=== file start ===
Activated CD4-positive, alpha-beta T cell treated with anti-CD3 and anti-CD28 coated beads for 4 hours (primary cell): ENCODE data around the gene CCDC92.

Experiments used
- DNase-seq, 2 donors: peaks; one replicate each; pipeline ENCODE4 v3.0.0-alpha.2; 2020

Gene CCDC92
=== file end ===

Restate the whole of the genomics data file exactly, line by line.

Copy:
Activated CD4-positive, alpha-beta T cell treated with anti-CD3 and anti-CD28 coated beads for 4 hours (primary cell): ENCODE data around the gene CCDC92.

Experiments used
- DNase-seq, 2 donors: peaks; one replicate each; pipeline ENCODE4 v3.0.0-alpha.2; 2020

Gene CCDC92